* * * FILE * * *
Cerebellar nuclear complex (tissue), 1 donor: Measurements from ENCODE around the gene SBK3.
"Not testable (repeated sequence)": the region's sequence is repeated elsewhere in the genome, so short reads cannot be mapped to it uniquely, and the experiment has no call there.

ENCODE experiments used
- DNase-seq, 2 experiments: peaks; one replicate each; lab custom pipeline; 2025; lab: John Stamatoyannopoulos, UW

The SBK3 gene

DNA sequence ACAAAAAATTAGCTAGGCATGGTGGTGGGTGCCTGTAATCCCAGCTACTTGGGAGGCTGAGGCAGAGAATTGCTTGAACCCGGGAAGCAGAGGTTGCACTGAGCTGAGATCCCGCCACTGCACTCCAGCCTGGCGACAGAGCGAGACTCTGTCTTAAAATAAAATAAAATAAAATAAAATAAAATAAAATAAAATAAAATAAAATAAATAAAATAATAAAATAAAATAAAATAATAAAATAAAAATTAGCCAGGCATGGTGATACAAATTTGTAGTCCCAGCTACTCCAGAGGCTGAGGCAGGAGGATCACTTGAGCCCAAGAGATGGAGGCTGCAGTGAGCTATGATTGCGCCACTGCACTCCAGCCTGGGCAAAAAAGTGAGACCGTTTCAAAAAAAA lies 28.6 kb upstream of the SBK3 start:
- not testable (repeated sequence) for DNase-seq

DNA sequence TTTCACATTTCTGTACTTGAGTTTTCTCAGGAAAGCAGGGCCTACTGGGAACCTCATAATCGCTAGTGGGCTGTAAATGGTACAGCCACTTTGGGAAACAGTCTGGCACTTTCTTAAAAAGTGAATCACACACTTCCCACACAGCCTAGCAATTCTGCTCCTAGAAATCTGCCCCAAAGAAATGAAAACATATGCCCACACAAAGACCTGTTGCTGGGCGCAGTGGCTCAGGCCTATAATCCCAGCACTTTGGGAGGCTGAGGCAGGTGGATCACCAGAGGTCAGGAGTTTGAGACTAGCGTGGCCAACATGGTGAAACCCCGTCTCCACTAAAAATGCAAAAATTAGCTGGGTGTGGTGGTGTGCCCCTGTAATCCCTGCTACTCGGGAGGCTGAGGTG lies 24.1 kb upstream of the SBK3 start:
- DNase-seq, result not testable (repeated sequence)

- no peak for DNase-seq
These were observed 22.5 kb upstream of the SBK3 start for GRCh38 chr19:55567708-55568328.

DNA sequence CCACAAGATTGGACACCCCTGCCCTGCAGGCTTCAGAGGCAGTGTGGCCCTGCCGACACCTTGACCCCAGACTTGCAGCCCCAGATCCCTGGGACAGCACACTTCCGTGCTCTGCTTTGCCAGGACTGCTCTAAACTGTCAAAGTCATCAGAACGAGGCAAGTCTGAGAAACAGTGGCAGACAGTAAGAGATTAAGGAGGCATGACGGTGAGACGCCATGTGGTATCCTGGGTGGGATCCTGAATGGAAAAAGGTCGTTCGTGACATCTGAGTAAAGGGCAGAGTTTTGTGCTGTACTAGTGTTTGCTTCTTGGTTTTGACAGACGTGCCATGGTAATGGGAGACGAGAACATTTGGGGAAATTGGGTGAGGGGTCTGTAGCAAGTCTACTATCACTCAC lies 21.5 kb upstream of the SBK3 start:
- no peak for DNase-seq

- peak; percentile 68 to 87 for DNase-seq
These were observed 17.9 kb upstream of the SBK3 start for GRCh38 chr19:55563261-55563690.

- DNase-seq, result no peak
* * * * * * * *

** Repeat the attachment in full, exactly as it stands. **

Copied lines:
Cerebellar nuclear complex (tissue), 1 donor: Measurements from ENCODE around the gene SBK3.
"Not testable (repeated sequence)": the region's sequence is repeated elsewhere in the genome, so short reads cannot be mapped to it uniquely, and the experiment has no call there.

ENCODE experiments used
- DNase-seq, 2 experiments: peaks; one replicate each; lab custom pipeline; 2025; lab: John Stamatoyannopoulos, UW

The SBK3 gene

DNA sequence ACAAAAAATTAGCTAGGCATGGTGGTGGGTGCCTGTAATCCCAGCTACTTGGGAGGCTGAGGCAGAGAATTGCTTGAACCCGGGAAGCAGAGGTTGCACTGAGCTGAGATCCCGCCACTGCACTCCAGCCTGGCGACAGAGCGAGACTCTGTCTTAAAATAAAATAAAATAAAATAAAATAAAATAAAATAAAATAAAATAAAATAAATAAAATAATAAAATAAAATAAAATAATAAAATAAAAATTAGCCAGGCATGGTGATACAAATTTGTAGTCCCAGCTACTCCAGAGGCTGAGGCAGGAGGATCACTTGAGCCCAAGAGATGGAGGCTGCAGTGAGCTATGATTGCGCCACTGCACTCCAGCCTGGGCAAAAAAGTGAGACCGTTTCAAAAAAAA lies 28.6 kb upstream of the SBK3 start:
- not testable (repeated sequence) for DNase-seq

DNA sequence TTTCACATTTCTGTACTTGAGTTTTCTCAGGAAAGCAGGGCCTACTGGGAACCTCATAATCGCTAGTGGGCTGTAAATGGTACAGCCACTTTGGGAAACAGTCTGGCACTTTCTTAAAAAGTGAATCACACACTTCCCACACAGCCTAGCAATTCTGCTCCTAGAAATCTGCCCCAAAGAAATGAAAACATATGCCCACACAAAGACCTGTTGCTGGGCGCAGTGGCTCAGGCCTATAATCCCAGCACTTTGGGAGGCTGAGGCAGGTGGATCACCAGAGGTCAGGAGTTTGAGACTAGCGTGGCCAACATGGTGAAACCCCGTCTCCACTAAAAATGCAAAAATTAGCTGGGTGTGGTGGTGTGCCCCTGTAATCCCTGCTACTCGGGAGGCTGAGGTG lies 24.1 kb upstream of the SBK3 start:
- DNase-seq, result not testable (repeated sequence)

- no peak for DNase-seq
These were observed 22.5 kb upstream of the SBK3 start for GRCh38 chr19:55567708-55568328.

DNA sequence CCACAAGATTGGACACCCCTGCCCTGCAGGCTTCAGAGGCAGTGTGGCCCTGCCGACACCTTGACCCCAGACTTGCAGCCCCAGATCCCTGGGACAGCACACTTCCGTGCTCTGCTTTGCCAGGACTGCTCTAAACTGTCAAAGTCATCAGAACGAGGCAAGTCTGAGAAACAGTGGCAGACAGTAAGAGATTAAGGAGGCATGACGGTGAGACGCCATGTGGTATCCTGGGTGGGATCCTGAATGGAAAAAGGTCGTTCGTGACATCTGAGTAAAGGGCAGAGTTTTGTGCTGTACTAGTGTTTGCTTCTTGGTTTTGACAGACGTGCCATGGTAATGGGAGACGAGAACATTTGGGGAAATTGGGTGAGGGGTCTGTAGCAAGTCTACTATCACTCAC lies 21.5 kb upstream of the SBK3 start:
- no peak for DNase-seq

- peak; percentile 68 to 87 for DNase-seq
These were observed 17.9 kb upstream of the SBK3 start for GRCh38 chr19:55563261-55563690.

- DNase-seq, result no peak